A Conversation for Grockles
DaRC (cook, cocktail maker, cyclist ) Started conversation Mar 20, 2002
I always thought that grockle was the Devon term whilst in Cornwall it was Emmets. It certainly was when in the early 70's when I used to be visiting my grandparents in Penzance.
You could often see car stickers of 'Emmets out' - Emmet being the Cornish word for ant. The analogy of ants and tourists being fairly obvious
Swiv (decrepit postgrad) Posted Mar 20, 2002
emmets is cornish - I've never heard of grockle, but maybe I live at the wrong end of the county!
Sick Bob. (Most recent incarnation of the Dark Lord Cyclops. Still lord and master of the Anti Squirrel League and Keeper of c Posted Mar 20, 2002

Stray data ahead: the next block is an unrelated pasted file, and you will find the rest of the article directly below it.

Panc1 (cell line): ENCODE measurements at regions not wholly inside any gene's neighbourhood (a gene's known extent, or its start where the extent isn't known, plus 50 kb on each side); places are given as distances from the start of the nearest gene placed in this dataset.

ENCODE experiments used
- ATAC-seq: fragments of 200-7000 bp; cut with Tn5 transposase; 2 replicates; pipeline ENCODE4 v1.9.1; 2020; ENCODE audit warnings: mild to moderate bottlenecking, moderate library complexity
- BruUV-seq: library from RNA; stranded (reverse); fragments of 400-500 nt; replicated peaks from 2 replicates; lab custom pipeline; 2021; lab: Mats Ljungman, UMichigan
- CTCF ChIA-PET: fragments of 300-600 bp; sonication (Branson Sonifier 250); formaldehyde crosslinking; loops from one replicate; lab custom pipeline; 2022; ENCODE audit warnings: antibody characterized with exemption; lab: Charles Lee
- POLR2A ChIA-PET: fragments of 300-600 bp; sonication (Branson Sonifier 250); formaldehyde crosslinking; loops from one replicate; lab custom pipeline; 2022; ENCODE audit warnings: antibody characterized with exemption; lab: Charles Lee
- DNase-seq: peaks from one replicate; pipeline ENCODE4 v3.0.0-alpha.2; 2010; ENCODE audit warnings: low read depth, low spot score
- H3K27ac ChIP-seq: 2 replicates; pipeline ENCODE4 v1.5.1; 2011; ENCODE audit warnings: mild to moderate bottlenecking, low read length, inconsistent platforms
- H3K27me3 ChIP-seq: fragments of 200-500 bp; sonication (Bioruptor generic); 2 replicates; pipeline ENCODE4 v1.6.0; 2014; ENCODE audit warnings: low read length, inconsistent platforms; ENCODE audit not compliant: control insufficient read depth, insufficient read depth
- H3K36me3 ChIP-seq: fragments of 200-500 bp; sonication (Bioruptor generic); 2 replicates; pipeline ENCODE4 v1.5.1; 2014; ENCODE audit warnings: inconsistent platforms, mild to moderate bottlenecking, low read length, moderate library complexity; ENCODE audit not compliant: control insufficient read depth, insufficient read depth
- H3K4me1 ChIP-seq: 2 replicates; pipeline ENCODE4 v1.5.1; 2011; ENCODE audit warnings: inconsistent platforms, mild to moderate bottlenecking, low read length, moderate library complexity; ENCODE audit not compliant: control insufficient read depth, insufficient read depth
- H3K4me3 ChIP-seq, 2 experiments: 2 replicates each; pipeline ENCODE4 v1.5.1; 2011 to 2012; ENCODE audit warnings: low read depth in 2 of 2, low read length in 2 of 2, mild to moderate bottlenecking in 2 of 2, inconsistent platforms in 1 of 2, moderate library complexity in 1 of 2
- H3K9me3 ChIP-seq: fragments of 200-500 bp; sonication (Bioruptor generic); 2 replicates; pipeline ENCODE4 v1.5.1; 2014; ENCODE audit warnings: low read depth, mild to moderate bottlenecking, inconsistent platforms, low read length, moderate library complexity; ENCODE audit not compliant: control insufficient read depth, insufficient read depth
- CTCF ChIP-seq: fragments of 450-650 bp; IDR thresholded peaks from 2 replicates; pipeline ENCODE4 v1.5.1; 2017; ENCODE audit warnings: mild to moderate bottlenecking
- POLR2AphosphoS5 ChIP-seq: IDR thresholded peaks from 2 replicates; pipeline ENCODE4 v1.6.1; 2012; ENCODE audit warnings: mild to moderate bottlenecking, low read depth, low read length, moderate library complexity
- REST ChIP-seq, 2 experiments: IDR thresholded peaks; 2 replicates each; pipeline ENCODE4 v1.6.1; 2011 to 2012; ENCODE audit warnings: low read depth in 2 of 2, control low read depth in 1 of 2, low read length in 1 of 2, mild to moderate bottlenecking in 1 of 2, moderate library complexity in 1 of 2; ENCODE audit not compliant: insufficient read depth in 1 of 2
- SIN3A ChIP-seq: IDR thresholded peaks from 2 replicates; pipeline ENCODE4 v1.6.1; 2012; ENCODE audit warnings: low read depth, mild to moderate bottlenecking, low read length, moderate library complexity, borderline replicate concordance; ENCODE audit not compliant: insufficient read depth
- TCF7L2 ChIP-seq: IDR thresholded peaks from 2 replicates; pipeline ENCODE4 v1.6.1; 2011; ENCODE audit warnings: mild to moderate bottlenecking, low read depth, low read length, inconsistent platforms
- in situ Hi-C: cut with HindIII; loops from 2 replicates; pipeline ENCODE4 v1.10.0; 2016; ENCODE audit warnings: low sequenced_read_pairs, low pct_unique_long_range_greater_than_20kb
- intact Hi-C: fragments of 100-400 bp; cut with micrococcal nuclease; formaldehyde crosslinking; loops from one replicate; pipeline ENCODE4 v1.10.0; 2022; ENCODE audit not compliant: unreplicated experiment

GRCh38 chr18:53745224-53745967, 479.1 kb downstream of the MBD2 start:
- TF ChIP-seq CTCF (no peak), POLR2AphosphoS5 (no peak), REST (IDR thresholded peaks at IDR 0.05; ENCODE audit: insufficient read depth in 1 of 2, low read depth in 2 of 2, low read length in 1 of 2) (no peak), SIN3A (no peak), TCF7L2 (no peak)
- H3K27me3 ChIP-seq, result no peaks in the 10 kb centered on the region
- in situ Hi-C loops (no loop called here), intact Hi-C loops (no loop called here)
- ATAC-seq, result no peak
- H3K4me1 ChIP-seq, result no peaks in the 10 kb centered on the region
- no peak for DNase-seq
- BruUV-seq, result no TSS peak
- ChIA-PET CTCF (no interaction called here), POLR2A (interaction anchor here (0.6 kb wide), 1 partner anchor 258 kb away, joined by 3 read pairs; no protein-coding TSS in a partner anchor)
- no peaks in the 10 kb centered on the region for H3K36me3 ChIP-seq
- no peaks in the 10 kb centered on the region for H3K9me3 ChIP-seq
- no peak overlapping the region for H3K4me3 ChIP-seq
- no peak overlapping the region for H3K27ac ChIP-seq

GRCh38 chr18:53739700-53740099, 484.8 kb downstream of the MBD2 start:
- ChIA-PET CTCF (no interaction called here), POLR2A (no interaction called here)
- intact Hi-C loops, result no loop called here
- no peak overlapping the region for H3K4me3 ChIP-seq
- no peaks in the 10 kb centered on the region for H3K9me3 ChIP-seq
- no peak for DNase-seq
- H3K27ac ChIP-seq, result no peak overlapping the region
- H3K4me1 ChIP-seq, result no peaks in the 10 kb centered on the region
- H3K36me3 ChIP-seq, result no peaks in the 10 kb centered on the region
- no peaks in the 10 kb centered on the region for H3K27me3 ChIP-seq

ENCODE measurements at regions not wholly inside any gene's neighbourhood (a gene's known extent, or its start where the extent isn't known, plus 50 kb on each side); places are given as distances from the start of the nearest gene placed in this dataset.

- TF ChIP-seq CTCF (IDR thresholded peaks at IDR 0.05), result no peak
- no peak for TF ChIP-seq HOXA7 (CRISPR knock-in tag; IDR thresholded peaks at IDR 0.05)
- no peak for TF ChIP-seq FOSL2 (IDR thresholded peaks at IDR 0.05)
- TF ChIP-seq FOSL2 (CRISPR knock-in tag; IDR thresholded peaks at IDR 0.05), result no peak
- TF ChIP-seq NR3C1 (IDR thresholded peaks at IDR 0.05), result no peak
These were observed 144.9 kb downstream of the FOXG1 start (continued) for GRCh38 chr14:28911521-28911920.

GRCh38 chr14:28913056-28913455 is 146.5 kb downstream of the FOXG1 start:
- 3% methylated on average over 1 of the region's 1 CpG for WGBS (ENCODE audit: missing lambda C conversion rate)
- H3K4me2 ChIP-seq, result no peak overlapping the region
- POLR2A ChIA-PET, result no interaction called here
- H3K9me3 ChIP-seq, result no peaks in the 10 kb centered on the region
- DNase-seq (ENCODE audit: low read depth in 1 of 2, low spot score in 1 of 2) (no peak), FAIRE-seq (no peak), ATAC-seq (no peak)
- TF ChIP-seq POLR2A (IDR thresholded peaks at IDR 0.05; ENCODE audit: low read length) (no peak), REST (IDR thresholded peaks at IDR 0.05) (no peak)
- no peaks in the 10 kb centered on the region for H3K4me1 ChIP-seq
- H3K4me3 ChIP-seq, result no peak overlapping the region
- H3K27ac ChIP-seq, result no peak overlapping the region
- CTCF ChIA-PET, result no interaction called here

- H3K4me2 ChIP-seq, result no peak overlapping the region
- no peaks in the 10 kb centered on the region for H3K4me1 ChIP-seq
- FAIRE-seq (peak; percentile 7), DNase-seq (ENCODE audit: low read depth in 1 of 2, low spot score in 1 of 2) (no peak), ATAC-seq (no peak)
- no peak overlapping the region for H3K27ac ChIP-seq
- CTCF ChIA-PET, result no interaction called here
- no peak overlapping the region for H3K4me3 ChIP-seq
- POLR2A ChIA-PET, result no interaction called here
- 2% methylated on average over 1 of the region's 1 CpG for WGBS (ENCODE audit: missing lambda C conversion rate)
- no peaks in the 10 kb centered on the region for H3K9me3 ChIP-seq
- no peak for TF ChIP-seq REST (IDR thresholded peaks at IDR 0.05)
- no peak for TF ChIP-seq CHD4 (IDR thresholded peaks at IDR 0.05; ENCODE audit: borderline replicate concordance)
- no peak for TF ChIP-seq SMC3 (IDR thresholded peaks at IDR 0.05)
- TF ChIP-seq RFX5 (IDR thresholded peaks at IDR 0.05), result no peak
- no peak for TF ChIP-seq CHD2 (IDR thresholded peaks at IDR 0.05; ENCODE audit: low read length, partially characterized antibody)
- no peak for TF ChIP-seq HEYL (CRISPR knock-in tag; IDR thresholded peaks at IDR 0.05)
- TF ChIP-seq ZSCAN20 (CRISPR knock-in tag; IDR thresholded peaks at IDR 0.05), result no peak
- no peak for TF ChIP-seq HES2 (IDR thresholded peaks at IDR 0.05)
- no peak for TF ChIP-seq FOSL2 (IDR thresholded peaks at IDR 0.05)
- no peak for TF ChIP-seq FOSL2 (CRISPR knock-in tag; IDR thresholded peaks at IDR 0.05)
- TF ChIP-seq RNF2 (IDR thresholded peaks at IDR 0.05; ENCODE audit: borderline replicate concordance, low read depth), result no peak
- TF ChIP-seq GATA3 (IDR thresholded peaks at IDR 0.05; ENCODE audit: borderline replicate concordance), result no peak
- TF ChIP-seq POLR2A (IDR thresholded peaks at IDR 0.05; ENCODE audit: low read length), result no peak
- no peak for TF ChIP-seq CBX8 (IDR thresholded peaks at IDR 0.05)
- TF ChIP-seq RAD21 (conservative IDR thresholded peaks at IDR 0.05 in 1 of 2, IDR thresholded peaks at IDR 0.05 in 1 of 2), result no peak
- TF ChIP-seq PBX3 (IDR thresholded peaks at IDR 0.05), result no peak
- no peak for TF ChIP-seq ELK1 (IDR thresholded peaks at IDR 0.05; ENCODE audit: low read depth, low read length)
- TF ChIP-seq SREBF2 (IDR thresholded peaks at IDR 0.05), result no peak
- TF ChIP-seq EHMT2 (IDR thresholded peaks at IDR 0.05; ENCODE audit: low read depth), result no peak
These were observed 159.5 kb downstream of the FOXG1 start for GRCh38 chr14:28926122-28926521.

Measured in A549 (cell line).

I know this may be a bit off topic but I heard another word of like meaning. However this term refers typically to those American tourists who seem to think they can see all of Europe in one day and spend five minutes glancing at each area of natural beauty or astounding archetecture before rushing somewhere else and completely missing the point.
This word is: Merkin.
I beleive this began as a purposeful mispronounciation of "American" which ironically ridicules the way in which said tourists cannot seem to pronounce the place names of anywhere they visit. I think it may have stuck when it was revealed that "Merkin" is also another name for a pubic wig!
No offence is meant to Americans by postinf this but I thought it was an interesting example. There is no known colloqialism for this term but it seems to be common among fans of Terry Pratchett for some reason (strange considering that I don't think he has ever used it himself.)
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